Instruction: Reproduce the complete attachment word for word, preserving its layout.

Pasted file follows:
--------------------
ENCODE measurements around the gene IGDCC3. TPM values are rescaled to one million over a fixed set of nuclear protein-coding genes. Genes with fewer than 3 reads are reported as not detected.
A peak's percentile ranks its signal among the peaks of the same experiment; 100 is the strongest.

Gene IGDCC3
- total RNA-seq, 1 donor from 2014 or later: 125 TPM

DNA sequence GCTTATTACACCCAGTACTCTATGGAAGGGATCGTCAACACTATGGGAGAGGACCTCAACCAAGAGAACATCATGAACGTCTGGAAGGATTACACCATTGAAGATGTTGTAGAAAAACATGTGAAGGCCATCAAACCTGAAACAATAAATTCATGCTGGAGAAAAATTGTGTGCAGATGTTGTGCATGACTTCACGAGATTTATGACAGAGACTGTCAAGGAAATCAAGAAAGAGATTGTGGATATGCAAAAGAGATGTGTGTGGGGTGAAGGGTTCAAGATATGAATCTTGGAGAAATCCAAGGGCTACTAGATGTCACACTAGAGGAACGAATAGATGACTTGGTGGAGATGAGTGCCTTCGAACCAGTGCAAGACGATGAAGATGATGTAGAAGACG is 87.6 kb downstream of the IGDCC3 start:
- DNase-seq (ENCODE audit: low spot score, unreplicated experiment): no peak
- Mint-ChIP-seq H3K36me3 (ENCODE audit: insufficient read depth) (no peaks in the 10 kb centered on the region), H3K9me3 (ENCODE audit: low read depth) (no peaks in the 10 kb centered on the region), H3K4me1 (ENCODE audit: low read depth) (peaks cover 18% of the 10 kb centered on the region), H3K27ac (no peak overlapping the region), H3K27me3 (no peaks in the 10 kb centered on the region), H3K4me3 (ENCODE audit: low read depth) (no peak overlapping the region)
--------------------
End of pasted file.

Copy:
ENCODE measurements around the gene IGDCC3. TPM values are rescaled to one million over a fixed set of nuclear protein-coding genes. Genes with fewer than 3 reads are reported as not detected.
A peak's percentile ranks its signal among the peaks of the same experiment; 100 is the strongest.

Gene IGDCC3
- total RNA-seq, 1 donor from 2014 or later: 125 TPM

DNA sequence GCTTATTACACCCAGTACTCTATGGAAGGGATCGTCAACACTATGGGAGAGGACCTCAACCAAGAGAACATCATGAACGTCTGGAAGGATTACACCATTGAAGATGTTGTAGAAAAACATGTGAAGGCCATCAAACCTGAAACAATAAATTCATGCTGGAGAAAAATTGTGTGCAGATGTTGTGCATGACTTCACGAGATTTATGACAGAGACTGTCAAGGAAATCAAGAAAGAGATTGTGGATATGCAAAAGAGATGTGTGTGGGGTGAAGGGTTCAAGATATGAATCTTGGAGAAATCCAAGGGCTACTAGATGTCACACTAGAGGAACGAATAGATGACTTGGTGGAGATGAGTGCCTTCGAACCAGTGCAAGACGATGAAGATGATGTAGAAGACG is 87.6 kb downstream of the IGDCC3 start:
- DNase-seq (ENCODE audit: low spot score, unreplicated experiment): no peak
- Mint-ChIP-seq H3K36me3 (ENCODE audit: insufficient read depth) (no peaks in the 10 kb centered on the region), H3K9me3 (ENCODE audit: low read depth) (no peaks in the 10 kb centered on the region), H3K4me1 (ENCODE audit: low read depth) (peaks cover 18% of the 10 kb centered on the region), H3K27ac (no peak overlapping the region), H3K27me3 (no peaks in the 10 kb centered on the region), H3K4me3 (ENCODE audit: low read depth) (no peak overlapping the region)